Humans are shallow creatures that base much of their first impressions on looks, so it’s perfectly reasonable to have attractiveness as important factor in the marketing machine. It’s just that looks have become such a crucial you-do-or-you-don’t sort of thing that nothing else may matter.

    @omo
    I appreciate your perspective. I like to think I have a good understanding of why this sort of stuff appeals to folks (I’ve had lots of honest answers from friends/acquaintances when I literally asked them “Why does this appeal to you?”), and I did do a good bit of research regarding the number of new groups popping up and the selection process behind them. I’d like to hear your neither typical nor shallow view on this, particularly your vast knowledge on the history and development on this sort of music.

    A “narrow view of what music is” may be exactly what I have, but please note that I never went so far as to call idol pop “not music.” Music is what you decide to call music. A fourth-grader drumming on his desk with two pencils can be called music just as legitimately as the sounds coming out of the London Symphony Orchestra (though it’s clear which I’d consider better music). Idol pop is music. It’s just not music I enjoy or music that seems to have had much thought put into it.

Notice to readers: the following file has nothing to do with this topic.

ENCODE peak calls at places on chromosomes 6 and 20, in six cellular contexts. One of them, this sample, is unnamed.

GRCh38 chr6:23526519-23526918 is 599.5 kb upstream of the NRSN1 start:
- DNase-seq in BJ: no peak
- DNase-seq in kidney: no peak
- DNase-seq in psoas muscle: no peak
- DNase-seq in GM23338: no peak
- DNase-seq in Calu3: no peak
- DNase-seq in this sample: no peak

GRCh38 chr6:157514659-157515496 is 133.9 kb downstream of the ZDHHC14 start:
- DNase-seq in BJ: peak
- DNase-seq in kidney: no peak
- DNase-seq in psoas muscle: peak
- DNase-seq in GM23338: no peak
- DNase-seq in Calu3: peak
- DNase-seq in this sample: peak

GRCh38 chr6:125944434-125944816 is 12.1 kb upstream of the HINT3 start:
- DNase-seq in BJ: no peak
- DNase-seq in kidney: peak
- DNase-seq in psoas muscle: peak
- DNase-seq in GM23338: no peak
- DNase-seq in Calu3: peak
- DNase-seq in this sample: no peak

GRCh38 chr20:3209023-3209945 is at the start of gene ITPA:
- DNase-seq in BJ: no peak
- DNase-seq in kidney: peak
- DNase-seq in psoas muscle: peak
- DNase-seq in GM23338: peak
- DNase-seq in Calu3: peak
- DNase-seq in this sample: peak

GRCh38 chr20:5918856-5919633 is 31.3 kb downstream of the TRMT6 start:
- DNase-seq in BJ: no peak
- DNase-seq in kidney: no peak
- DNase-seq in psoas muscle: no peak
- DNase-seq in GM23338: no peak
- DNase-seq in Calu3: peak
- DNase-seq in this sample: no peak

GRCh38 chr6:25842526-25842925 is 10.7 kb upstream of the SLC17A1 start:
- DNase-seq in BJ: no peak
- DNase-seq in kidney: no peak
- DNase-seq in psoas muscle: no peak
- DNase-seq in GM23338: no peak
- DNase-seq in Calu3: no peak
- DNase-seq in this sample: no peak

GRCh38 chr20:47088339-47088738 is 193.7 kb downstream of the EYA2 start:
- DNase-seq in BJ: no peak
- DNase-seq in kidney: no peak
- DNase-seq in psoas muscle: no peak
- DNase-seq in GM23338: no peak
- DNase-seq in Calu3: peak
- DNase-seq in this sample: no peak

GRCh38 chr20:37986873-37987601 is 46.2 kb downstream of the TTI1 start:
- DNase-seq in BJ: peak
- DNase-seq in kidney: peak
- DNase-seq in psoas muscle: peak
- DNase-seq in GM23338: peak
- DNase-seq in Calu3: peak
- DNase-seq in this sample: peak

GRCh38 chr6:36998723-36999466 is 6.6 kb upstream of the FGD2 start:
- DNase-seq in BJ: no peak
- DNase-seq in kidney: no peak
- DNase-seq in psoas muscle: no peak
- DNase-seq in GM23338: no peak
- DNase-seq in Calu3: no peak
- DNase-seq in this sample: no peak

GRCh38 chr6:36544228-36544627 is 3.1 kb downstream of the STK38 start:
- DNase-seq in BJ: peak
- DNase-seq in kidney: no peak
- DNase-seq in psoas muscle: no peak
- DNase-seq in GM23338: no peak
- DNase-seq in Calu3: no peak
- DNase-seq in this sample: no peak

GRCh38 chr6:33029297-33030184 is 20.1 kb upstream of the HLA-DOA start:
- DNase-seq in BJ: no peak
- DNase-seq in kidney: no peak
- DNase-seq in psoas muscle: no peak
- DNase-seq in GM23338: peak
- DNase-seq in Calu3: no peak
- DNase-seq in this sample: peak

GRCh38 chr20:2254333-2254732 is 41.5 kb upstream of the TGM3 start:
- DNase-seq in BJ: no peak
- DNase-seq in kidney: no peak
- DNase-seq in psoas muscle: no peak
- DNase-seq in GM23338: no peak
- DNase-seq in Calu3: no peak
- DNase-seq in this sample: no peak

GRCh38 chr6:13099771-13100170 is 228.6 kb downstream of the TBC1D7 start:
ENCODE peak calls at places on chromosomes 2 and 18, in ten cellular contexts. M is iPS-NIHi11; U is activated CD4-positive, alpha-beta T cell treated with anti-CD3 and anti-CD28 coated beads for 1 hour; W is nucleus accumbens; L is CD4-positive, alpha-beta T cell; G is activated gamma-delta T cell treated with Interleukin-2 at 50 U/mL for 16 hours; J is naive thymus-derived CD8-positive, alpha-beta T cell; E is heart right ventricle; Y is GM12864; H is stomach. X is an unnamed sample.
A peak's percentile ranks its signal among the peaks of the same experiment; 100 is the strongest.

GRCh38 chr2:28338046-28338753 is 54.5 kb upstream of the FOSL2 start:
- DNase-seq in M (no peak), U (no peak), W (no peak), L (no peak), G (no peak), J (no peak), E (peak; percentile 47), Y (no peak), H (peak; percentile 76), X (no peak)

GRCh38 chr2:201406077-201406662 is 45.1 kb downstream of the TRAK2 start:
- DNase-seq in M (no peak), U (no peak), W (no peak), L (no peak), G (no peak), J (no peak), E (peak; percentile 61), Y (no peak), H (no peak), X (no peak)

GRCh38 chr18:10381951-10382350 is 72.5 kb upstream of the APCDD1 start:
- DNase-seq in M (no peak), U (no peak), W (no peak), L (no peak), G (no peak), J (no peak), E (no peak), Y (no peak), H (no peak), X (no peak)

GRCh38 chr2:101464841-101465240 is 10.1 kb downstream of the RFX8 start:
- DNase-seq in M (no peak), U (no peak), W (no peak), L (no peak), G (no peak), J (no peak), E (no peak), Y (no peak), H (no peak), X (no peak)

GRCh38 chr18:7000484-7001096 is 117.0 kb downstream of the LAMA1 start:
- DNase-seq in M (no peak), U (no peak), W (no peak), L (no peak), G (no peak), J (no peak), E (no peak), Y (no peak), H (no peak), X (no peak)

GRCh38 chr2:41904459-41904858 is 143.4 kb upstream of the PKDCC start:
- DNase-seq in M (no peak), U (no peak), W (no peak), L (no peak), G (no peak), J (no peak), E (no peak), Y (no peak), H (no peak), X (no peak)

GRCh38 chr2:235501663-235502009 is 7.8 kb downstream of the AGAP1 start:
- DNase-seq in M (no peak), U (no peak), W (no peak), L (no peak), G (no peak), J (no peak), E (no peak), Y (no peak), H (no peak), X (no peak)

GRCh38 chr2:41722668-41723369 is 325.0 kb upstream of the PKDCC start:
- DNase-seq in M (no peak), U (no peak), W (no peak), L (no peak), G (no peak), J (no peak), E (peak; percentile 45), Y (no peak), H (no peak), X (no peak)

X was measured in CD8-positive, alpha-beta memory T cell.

Finally, I’d like to address the concern that I’ve “infer[ed] [that] people have idle minds.” I’m not saying people are dumb or unintelligent (though I haven’t as kind to judge a few of my personal friends). Like the person just cruising on the interstate with no idea what’s around them, or the boring college professor that’s taught the class so many times they just blab on autopilot, or the uninterested high school kid that just skims through compulsory reading, music listeners can get a lot more out of what they’re doing by being active, intelligent participants. When they do, I like to think they’ll realize there is more out there than 2ne1 or Sistar and branch out their tastes. Thanks for your input.

    @Aorii
    I think you’re dead-on about creativity and the corporate machine. It’s just good business: why take a chance on the risky, out-of-the-box new artist when you can sign on a sure-fire hit? And this is a music blog haha, and we are big music people. Thanks.

    @Kuro
    Brothers in Evangelion, brothers in music.

    @BakaTanuki
    I agree the songs can be a welcome distraction. The songs can also be very well produced, and can be quite the experience on a good set of ‘buds or ‘phones. Nevertheless, there are people out there that only listen to this stuff, which is what I cannot understand. It’s like living off of nothing but cotton candy and diet cola.

    I definitely agree that there is a lot of good talent in the production side of things, I just regret that they have to be represented by idols.

    @chikorita157
    Like I said, there are definitely some great musicians out there, just drowned by the pomp and circumstance of everything else.